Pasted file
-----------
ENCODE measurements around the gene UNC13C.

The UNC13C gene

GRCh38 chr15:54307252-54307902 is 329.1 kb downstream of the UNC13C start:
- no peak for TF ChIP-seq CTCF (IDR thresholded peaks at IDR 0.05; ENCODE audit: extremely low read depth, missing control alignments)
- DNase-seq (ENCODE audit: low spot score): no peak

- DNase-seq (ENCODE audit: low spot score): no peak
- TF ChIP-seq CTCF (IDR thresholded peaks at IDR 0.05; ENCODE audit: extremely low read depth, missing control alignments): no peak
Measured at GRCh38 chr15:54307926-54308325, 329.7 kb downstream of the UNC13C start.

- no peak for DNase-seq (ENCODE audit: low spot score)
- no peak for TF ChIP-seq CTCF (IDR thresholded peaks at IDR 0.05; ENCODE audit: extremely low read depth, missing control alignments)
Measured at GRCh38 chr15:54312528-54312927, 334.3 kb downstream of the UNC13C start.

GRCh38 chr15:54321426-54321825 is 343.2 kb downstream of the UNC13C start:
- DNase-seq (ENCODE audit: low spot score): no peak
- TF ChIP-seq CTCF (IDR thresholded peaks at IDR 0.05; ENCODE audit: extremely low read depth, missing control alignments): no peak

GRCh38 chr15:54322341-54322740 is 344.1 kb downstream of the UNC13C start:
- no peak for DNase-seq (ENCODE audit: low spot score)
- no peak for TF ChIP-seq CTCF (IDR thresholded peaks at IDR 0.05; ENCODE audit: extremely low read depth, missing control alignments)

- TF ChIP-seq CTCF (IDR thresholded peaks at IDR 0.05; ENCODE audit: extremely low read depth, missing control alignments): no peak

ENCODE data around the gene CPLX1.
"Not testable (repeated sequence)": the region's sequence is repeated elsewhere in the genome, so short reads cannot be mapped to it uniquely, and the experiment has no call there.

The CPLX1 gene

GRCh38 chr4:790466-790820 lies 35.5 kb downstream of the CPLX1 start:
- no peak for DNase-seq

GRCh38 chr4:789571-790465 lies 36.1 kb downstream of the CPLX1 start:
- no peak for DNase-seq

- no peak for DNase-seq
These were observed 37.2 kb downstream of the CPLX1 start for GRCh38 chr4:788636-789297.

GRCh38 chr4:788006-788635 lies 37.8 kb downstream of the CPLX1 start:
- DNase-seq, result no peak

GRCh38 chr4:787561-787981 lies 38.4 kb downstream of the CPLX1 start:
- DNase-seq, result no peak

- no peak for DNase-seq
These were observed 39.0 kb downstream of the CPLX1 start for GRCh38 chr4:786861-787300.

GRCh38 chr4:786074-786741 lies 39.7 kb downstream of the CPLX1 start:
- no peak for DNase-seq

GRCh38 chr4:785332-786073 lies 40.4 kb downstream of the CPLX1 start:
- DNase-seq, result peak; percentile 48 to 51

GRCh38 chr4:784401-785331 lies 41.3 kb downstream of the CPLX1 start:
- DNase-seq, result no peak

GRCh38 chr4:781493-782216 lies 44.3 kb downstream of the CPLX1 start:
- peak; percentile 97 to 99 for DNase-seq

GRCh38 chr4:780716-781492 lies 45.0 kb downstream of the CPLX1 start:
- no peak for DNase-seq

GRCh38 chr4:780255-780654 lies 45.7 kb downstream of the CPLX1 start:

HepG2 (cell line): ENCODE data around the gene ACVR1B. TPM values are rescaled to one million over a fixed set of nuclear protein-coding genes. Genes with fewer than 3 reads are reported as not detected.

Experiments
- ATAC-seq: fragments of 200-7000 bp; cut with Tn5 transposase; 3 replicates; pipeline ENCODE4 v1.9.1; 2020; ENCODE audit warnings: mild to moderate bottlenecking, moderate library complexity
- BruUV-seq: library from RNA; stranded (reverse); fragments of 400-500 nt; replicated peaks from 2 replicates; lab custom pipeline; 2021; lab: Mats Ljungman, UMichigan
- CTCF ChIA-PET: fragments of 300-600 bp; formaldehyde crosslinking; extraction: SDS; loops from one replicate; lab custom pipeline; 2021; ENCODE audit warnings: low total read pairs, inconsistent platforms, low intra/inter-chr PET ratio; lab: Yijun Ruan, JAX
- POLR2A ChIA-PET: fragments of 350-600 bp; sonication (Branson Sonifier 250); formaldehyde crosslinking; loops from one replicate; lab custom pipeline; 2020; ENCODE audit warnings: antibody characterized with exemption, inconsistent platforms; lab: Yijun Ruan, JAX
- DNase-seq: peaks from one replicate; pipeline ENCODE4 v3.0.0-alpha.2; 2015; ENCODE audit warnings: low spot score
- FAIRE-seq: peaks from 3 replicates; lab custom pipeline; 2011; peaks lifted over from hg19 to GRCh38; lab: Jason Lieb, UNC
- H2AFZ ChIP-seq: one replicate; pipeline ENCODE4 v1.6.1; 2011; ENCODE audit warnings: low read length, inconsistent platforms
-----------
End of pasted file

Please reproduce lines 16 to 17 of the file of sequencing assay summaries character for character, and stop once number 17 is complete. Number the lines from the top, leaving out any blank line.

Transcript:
- no peak for DNase-seq (ENCODE audit: low spot score)
- no peak for TF ChIP-seq CTCF (IDR thresholded peaks at IDR 0.05; ENCODE audit: extremely low read depth, missing control alignments)